Why is f being an injection equivalent to this ?

In summary, for a function $f$ to be an injection, it must satisfy the property that if $f(A)\cap f(B)\subset f(A\cap B)$ for all sets $A$ and $B$, then $f(A\cap B)$ is nonempty and $A=B$. The proof for this is shown by assuming that $f(A)\cap f(B)\subset f(A\cap B)$ and proving that this implies $f$ is an injection. On the other hand, if $f$ is an injection, then $f(A)\cap f(B)\subset f(A\cap B)$ for all sets $A$ and $B$. This is proven by considering singleton sets $A$ and $
  • #1
fatineouahbi
10
0
1.Prove f(A⋂B) ⊂ f(A) ⋂ f(B)
2.Prove f(A) ⋂ f(B) ⊂ f(A⋂B) ⟺ f is an injection

I've solved the first question , as for the second I started with f(A) ⋂ f(B) ⊂ f(A⋂B) ⇒ f is an injection this way :
Let's suppose f(a) = f(b) = p
If we consider A = {a} and B = {b} then f(A) = f(B) = p
then f(A) ⋂ f(B) = p
then f(A⋂B) = p (because f(A) ⋂ f(B) ⊂ f(A⋂B) from the supposition and f(A⋂B) ⊂ f(A) ⋂ f(B) from the first question)
then A⋂B ≠ ∅
then a=b
then f is an injection .

But I don't know how to solve "f is an injection ⇒ f(A) ⋂ f(B) ⊂ f(A⋂B)" :confused:
 
Physics news on Phys.org
  • #2
$(\implies)$ Assume $f(A)\cap f(B) \subset f(A\cap B)$ for all sets $A$ and $B$. Suppose $A=\{x\}$ and $B=\{y\}$ are singleton sets. Further assume that $f(x)=f(y)$. Then $f(A)=f(B)$, so $f(A)\cap f(B)$ is nonempty. By assumption, $f(A\cap B)$ is nonempty, since $f(A)\cap f(B)\subset f(A\cap B)$. This implies $A\cap B$ is nonempty. Since $A$ and $B$ are singletons, this implies $A=B$, or $\{x\}=\{y\}$, or $x=y$. Hence, $f$ is an injection.

$(\impliedby)$ This is a "what do you know" kind of proof. Can you write it out?
 

Related to Why is f being an injection equivalent to this ?

1. Why is f being an injection equivalent to this?

Being an injection means that for every element in the input set, there is only one corresponding element in the output set. This is equivalent to saying that every element in the output set has a unique pre-image in the input set under the function f.

2. What is the significance of f being an injection?

An injection is significant because it ensures that there is no duplication of elements in the output set, and each element in the output set is uniquely mapped from an element in the input set. This is important in maintaining the integrity and accuracy of the function.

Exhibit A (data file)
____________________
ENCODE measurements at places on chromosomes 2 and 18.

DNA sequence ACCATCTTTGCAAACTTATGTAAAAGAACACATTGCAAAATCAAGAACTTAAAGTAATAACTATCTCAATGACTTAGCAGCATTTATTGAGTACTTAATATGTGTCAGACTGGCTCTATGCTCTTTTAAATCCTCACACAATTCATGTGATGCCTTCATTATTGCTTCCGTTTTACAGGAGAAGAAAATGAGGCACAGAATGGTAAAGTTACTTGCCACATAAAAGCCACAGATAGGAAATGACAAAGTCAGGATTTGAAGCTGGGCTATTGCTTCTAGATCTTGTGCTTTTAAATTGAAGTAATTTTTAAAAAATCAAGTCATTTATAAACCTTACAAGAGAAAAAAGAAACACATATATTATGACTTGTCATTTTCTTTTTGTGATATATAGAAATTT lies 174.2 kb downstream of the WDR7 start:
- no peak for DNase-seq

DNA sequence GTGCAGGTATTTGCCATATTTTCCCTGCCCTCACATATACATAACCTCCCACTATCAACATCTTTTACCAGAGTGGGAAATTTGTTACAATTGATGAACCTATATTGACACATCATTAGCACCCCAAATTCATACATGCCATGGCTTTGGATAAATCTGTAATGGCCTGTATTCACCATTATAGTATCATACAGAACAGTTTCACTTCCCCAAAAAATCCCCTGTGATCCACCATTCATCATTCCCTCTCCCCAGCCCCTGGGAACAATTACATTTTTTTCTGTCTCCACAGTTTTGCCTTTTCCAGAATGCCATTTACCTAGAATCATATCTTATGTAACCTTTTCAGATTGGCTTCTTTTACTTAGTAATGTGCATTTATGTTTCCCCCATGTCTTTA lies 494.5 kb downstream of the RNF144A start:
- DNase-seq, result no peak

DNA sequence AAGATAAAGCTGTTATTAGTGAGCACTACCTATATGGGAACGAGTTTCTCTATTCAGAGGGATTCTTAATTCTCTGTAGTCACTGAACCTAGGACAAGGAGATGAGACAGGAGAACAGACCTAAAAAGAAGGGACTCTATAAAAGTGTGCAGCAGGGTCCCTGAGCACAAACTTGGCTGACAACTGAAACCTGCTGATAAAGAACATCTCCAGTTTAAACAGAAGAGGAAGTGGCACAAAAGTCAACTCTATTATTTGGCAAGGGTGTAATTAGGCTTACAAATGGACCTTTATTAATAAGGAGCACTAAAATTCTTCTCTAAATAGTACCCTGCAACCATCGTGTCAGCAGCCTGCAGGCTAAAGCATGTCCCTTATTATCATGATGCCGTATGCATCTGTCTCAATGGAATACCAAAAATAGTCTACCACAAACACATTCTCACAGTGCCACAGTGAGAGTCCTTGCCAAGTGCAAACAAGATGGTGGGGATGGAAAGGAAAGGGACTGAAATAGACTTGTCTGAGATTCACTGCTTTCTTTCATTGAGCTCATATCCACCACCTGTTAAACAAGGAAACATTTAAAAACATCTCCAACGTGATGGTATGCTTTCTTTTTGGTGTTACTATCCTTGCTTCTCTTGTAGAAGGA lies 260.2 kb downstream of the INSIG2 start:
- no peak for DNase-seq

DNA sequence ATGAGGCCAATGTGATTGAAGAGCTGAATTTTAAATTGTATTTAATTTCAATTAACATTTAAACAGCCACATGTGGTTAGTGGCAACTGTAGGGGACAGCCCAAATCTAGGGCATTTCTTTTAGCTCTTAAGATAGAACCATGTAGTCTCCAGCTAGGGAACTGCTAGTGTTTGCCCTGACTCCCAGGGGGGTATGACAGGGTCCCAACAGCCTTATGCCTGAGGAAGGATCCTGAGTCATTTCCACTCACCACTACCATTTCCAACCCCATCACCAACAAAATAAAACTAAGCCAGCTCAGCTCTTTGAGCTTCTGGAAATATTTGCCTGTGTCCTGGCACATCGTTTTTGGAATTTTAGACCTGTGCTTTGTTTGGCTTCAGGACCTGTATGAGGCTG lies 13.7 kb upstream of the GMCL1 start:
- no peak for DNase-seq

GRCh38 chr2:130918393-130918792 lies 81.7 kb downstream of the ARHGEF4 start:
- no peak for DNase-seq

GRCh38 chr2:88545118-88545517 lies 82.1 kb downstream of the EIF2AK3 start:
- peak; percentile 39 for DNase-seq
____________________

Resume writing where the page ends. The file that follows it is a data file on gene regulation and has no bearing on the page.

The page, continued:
3. How does f being an injection affect the range of the function?

If f is an injection, it means that every element in the output set is mapped from a unique element in the input set. This means that the range of the function is equivalent to the cardinality (number of elements) of the input set, as there are no duplicate elements in the output set.

4. Is f being an injection the same as f being one-to-one?

Yes, f being an injection is equivalent to f being one-to-one. Both terms mean that each element in the input set is mapped to a unique element in the output set. This ensures that there are no duplications or repetitions in the function's mapping.

5. How can we prove that f is an injection?

To prove that f is an injection, we can use the definition of an injection: for every pair of elements x and y in the input set, if f(x) = f(y), then x = y. This means that if two different elements in the input set have the same output, then the elements must be equal. If this condition is met, then f is an injection.

Similar threads

  • Set Theory, Logic, Probability, Statistics
Replies
19
Views
2K
  • Set Theory, Logic, Probability, Statistics
Replies
5
Views
316
  • Set Theory, Logic, Probability, Statistics
Replies
2
Views
2K
  • Set Theory, Logic, Probability, Statistics
Replies
1
Views
1K
  • Calculus and Beyond Homework Help
Replies
1
Views
544
  • Precalculus Mathematics Homework Help
Replies
4
Views
2K
  • Set Theory, Logic, Probability, Statistics
Replies
9
Views
2K
  • Calculus and Beyond Homework Help
Replies
3
Views
590
  • Set Theory, Logic, Probability, Statistics
Replies
12
Views
1K
Back
Top